PETALING JAYA: Malaysian teachers love their jobs and are among the most dedicated in the world for ensuring that their students excel academically, according to the first-ever Global Education Census 2018.
The census found that 70% of Malaysian teachers felt teaching was a rewarding career.
The research was conducted by education group Cambridge Assessment International Education (Cambridge International), which is part of Cambridge University.
“Also, 75% of teachers who took part in the survey ran extra classes to help their students achieve good exam grades – the highest of all the countries surveyed,” said Cambridge International in a statement.
The census found that three out of four teachers in Malaysia said they provided additional lessons and classes for their students.
The study of past exam papers is Malaysian teachers’ favourite method to help prepare their students.
Asked how they measured their own professional performance, 84% of Malaysian teachers scored highest in the world for saying that they used exam results as a measure of their own success.
Some 40% said they measured this by the number of students who fulfilled their aspirations and dreams by going on to higher education or university courses.
The Global Education Census is the first comprehensive global study to show what life is like in schools around the world today for students aged 12 to 19 and their teachers.
In Malaysia, 477 students and 634 teachers took part in the survey.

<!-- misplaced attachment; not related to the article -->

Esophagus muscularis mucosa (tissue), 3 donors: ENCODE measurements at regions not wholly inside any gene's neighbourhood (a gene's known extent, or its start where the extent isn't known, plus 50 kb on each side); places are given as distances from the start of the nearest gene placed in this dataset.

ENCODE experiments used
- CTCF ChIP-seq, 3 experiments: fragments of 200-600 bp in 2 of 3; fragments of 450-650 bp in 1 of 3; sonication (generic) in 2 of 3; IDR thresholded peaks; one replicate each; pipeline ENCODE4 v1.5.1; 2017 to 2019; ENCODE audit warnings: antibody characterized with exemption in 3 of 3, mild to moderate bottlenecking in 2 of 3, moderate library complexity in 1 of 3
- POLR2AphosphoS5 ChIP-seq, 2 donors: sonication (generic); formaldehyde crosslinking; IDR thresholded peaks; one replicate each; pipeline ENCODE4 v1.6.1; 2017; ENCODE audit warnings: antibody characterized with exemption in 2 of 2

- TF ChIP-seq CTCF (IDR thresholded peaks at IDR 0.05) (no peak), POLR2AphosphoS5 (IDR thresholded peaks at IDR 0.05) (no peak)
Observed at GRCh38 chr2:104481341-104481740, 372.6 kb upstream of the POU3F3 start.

The census focuses on 10 countries – Argentina, China, India, Indonesia, Malaysia, Pakistan, Saudi Arabia, Spain, South Africa and the United States.
It sought the views of almost 20,000 teachers and students on topics such as best classroom practices, effective use of additional teaching and learning aids, use of technology in learning and teaching, extracurricular activities, student aspirations and teacher motivation.
Cambridge Assessment International Education regional director Dr Ben Schmidt said it wanted to understand what education was like across the world.
“We wanted to understand not only what students learn but how and in what context, and to share these insights with the wider education community,” he said.
Dr Schmidt said it hoped that with the census, educators in Malaysia could pass on the necessary knowledge, skills and know-how for learners.
National Union of the Teaching Profession (NUTP) secretary-general Harry Tan said the survey reiterated its stand on the level of dedication by Malaysian teachers.
“Our teachers are hardworking but are bogged down by matters other than teaching.
“So, to keep up (with the syllabus), they conduct extra classes. Some schools even have night classes before exams like Ujian Pencapaian Sekolah Rendah (UPSR),” he said.